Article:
Back from Vacation (Mostly)


I'm back from vacation. My mind is still somewhat there after a full two weeks' away, the longest vacation I've ever taken. It's tough getting back on track (not to mention unburied from email after not really checking it). My wife and I are also back in Texas after our year in Boston while she was in graduate school, so lots of settling back in to be done.

Some of my friends doubted me, but I stayed away from Twitter, blogging, and other social media for two weeks. I rarely checked email. It was nice… but tough to get back into the swing of things.

Thanks so much to my guest bloggers for the last 17 days. Thanks to Mike Lombard for moderating comments while I was away so I had nothing to worry about. I'll post a podcast tomorrow and will get back to blogging for real after the 4th.

Vacation got off to an inauspicious start… I'll blame it on this tweet from a friend in the Lean Healthcare world:

@SunsetWheatFan @markgraban Have a good vacation Mark and try not let the inefficient processes u see ruin your vacation :)

With that, my wife and I proceeded to lose our suitcases. Well, actually American Airlines lost them. Well no, American blamed it on Iberia Airlines with our connection in Madrid. Either way, we didn't get our suitcases until Day 5 of our vacation. It wasn't just the initial mishandling of the bags that was frustrating, but more so the promises and commitments that weren't followed through on in the process (and I use term “process” loosely in this case) of getting the bags back to us.

Lesson learned — follow the Rick Steves' advice of only packing 5 days worth of clothes, regardless of how long your trip is, so you can just carry on. Thankfully, we had one carry on with a day's worth of clothes, but we did have to shop for a few things, which was a “non-value-added” part of the time in Italy.

But mostly it was a relaxing two weeks… not thinking about Lean much, other than pondering a few big picture issues, but vacation was mainly about vacation – a good thing. I didn't visit the “birth of Lean” Venice shipyard, or anything like that. I spent more time exploring my other passion — cooking — than I did doing anything Lean.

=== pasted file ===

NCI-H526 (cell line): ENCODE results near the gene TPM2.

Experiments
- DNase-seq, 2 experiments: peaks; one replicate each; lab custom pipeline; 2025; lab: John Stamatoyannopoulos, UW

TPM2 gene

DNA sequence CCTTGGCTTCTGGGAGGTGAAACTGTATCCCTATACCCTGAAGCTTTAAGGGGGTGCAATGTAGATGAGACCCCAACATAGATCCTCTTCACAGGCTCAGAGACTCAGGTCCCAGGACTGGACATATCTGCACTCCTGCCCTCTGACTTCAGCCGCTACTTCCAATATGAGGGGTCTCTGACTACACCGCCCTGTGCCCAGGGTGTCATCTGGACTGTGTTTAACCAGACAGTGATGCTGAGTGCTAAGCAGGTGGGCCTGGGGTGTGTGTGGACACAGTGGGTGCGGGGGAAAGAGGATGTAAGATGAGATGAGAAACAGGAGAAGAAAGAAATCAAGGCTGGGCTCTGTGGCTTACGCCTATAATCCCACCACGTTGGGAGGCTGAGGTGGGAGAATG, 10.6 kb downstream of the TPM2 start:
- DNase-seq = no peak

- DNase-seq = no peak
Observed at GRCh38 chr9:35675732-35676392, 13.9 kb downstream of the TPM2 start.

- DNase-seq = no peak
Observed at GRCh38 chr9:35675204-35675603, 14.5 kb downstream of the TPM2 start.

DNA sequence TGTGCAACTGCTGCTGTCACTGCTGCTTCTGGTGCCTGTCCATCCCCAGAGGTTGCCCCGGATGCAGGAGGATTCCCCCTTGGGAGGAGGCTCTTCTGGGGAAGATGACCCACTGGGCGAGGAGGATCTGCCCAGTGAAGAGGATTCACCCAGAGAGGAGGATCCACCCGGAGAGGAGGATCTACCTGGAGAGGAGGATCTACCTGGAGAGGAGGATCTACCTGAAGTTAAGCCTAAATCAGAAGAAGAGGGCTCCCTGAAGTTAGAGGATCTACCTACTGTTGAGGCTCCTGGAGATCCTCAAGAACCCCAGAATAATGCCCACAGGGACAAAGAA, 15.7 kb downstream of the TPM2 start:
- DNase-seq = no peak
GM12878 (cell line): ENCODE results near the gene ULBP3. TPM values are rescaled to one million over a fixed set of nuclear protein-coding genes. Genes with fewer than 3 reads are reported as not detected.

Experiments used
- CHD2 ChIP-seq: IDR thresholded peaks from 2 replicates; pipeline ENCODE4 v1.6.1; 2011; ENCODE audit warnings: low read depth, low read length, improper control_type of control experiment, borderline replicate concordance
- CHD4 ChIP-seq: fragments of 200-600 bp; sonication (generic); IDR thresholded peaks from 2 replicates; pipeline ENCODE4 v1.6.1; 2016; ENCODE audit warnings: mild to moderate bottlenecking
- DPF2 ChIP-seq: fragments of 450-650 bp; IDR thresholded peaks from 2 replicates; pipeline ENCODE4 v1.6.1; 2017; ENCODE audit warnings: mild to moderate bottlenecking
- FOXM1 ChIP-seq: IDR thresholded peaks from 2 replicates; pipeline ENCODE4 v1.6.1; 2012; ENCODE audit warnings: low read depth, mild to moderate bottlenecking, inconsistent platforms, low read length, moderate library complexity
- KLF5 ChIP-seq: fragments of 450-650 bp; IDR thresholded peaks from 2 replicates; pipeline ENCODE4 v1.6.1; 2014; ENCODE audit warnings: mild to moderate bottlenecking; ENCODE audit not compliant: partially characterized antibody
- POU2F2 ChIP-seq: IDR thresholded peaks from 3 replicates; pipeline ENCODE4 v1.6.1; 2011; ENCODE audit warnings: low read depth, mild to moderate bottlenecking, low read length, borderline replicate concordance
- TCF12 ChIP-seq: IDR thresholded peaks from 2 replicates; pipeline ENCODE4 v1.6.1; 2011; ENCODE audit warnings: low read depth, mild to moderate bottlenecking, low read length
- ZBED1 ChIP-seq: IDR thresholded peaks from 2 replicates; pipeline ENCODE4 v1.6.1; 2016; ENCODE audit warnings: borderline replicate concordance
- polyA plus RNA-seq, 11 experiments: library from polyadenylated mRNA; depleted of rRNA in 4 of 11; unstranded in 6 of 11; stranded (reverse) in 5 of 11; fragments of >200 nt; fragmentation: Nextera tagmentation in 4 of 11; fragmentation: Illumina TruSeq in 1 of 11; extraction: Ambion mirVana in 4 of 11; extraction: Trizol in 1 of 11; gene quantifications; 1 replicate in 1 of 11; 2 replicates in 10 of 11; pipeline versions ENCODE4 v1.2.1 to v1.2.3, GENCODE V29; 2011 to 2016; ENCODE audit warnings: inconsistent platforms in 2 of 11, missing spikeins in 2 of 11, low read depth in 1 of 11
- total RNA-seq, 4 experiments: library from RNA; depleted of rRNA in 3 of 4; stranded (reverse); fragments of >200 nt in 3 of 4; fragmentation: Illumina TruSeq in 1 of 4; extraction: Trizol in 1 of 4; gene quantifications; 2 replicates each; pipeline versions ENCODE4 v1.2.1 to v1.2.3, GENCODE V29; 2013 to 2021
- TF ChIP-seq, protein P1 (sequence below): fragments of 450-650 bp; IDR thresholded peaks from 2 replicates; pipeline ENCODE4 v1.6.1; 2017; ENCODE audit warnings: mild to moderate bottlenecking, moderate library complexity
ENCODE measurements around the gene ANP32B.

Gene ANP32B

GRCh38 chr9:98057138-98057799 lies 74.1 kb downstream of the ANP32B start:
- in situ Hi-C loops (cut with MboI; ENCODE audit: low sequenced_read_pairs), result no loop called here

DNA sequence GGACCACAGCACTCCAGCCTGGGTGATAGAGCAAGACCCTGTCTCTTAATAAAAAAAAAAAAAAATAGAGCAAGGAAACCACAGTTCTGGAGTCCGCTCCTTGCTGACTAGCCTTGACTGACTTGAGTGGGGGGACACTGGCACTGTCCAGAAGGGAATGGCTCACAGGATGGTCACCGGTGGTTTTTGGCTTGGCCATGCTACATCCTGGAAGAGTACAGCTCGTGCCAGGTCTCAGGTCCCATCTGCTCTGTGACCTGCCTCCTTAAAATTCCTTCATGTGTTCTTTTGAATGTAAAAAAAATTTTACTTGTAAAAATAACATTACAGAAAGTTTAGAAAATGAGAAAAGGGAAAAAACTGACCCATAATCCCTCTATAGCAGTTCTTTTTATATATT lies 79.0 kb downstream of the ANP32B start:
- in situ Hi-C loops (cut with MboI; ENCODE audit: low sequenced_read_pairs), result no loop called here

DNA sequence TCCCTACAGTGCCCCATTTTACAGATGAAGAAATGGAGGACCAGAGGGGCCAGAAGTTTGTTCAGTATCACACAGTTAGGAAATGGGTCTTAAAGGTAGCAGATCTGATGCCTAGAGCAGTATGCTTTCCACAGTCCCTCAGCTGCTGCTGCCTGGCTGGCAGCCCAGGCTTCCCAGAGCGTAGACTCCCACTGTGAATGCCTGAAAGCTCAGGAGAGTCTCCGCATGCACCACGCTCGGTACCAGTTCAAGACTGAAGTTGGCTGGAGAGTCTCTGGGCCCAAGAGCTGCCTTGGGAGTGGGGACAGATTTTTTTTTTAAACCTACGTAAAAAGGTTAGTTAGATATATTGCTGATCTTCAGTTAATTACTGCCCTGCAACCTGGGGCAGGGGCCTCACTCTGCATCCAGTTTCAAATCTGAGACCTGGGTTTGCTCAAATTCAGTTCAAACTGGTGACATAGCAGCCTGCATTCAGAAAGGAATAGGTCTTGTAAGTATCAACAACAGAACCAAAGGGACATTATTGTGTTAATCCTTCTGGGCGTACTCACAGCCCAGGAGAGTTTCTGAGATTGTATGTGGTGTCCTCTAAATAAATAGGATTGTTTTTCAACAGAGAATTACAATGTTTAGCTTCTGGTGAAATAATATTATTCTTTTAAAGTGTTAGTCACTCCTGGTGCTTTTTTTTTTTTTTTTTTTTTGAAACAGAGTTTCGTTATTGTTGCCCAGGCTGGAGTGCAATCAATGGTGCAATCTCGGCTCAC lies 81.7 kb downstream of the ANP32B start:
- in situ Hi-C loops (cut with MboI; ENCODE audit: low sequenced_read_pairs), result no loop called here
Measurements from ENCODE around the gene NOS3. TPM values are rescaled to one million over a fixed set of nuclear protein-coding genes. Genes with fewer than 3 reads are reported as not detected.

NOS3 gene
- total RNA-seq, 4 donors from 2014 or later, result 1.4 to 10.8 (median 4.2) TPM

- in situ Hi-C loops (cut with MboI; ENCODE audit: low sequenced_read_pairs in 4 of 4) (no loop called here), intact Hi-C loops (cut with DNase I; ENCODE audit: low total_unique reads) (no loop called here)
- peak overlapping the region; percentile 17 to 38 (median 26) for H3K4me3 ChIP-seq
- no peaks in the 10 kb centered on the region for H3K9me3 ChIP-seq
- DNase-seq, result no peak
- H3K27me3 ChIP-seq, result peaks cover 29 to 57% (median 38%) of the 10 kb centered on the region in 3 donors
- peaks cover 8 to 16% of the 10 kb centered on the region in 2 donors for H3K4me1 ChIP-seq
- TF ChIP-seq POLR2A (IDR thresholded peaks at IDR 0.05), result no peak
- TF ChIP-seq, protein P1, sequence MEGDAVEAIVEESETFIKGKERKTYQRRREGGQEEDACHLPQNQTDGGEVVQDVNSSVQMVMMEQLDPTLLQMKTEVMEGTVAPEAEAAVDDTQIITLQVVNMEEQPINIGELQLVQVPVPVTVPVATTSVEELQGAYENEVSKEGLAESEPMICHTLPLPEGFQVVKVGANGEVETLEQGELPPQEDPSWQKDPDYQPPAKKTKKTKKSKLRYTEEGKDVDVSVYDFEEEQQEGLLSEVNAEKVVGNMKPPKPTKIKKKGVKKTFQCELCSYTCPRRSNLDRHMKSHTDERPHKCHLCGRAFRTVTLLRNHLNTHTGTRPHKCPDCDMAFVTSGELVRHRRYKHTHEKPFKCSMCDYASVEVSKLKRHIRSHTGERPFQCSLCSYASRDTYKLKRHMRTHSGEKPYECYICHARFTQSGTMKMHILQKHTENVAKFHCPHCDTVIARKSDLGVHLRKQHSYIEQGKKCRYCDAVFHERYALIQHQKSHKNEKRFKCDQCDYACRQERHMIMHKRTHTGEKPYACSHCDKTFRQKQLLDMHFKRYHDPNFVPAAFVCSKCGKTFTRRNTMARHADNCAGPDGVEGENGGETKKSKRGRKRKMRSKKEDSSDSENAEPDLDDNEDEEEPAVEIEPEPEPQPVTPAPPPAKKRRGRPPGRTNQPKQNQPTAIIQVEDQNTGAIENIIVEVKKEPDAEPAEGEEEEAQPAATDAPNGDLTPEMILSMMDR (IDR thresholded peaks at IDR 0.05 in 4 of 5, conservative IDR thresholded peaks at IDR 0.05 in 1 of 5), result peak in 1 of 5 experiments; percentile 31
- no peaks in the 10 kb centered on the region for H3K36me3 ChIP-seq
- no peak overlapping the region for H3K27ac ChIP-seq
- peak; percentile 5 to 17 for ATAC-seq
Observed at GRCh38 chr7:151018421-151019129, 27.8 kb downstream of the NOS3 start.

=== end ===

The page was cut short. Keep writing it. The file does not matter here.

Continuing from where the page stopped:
Thanks for hanging with me and the Lean Blog during my time away. I'll try to keep guest bloggers involved occasionally, as I like having other voices involved here and I learned a lot and was inspired by their thoughts and guest posts and I read them all before vacation. It's good to be back – recharged and ready to dive back into work and the blog.


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Mark Graban is an internationally-recognized consultant, author, and professional speaker who has worked in healthcare, manufacturing, and startups. His latest book is Measures of Success: React Less, Lead Better, Improve More. He is author of the Shingo Award-winning books Lean Hospitals and Healthcare Kaizen, as well as The Executive Guide to Healthcare Kaizen. He also published the anthology Practicing Lean that benefits the Louise H. Batz Patient Safety Foundation, where Mark is a board member. Mark is also a Senior Advisor to the technology company KaiNexus.

  1. Mark Graban says

    My main reading for the trip had nothing to do with Lean – a book about the financial meltdown, “The Big Short” by Michael Lewis, the author of “Moneyball,” a favorite book of mine.

    The Big Short was fascinating, but hardly an uplifting vacation tome. I might write a post about it, the book is a cautionary tale about many things, including the ability of an entire industry to share destructive groupthink that’s detached from any semblance of responsible reality.

    Amazon link:

    Has anyone else read it?

  2. Kevin says

    Welcome back. I read The Big Short a while back and completely agree – really insightful and actually disturbing to those of us with some financial experience but not in the guts of the machine. Lots of business lessons, financial and otherwise.

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